Sedona’s Ancient People

Today, we went to three, local places that featured examples of dwellings and petroglyphs of the Hopi and other tribes that called this place home for 700 years.

We began the day in the Cochino National Forest at what is currently known as the V Bar V Ranch.

Note: like the other two stops, this is a place with a decidedly inappropriate name given by the people who took over these lands. Among other things, we learned that some of those names are undergoing change through negotiations between tribe elders and the Forest Service. That’s long overdue, excellent news that will certainly encourage more respect from all parties.

At this first stop, we spent a leisurely couple of hours checking out the unique vegetation and then examining petroglyphs (scratchings on a vertical wall) that told stories and showed the immense technical know-how of these sacred farmers. Thanks go to our docent, Peter, a volunteer who made the wall come alive with his knowledge of the current archaeological understandings of these scratchings.

Peter and his partner Dawn are volunteers who spend six months onsite before moving to other state parks in Utah and Oregon. They live on the lands in their RV in exchange for 3-4 days of work at the monument, in the gift shop, cleaning the restroom and interacting with visitors. You could tell that they love their work, so we spent an extra thirty minutes or so learning about their journey to this life and the rewards of simple, frugal living. As you can imagine, Beth and I were very interested in their impressions of life on state land. We could do this one day, for sure!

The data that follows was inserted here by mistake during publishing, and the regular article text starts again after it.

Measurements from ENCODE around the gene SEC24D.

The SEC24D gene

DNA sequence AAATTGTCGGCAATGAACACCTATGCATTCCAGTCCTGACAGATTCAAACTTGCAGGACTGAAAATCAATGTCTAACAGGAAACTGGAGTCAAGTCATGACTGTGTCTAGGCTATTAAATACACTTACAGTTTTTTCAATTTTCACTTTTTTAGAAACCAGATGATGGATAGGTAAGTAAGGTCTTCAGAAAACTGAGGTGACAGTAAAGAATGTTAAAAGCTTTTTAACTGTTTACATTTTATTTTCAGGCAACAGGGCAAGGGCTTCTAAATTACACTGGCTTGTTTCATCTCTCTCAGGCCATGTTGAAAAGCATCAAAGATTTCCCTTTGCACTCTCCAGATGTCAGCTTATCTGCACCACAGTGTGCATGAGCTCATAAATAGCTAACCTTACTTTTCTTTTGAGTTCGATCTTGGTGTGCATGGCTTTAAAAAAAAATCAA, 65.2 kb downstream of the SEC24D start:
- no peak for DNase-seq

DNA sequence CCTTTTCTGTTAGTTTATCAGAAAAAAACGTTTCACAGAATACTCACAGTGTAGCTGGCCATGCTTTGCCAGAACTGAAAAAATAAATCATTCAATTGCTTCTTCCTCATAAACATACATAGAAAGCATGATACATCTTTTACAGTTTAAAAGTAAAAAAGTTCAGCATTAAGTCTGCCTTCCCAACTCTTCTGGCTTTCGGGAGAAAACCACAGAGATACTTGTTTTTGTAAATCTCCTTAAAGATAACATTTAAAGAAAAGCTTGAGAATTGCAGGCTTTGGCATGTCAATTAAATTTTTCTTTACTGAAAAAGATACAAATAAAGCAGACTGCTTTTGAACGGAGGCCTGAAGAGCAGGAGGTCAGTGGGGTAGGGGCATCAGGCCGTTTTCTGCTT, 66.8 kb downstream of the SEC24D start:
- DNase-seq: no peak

Our next two stops have been saddled with the moniker “Montezuma” for no good reason because this is nowhere near formerly Aztec lands. As I said, names are slowly changing.

The Montezuma Well is a small but very deep body of water surrounded completely by cliffs. Around the edges are two sets of dwellings, one set high into the cliffs, presumably for the colder months and another matching set nearer to the water for the summer when temps reach 115 degrees.

The energy here was very strong and calming. I cannot explain it, but Sedona – once you get out of its commercial center – exudes a kind of quiet strength. Like the trees and other hardened plants the survive here, it’s got a decidedly prickly and weathered exterior that protects a heart of deep and abiding love for the earth. I imagine the people who lived here must have been equally strong, resourceful and interdependent. It is sacred come to life in a way that says (to me), “Be as the rock, the tree and the sky, but be soft and connected too.” Perhaps, as our friend Katie said, this is the message that Sedona has for me.

A Juniper Tree

Our final destination was the Montezuma (grrrr) Castle, an even more startling example of the ingenious way the Hopi created pueblos (towns) among the rocks. The dwelling below is probably 100 feet off the ground and has multiple floors inside where people slept, prepared the 3 sisters (corn, beans and squash) and raised their children.

All in all, it was another good vacation day that ended with Beth taking a dip in the indoor pool and hot tub, a hardy meal of beans and rice, leftover bbq, Sandi’s delicious spaghetti squash, Beth’s guacamole (thanks Blake) and a salad made by me.

My thanks go out to Paul and Sandi for a a post-dinner, deep educational dive into the history and politics of the Middle East. This included a look at some of their photos from a trip to the West Bank and Jordan some years ago. My favorite part was listening to Sandi’s uproarious laughter as Paul showed us his encounter with the deep muddy waters of the Dead Sea. Imagine a man up to his hips in mud trying to right himself while his wife yells at him from the shoreline to flip over and float. It was entertaining to Sandi then and remains so today!

P.S. As we enjoy Arizona, Gary and Judy are enjoying Lake Tahoe in Northern California. It’s been great receiving videos of their ski runs 11.5 hours north west of us!

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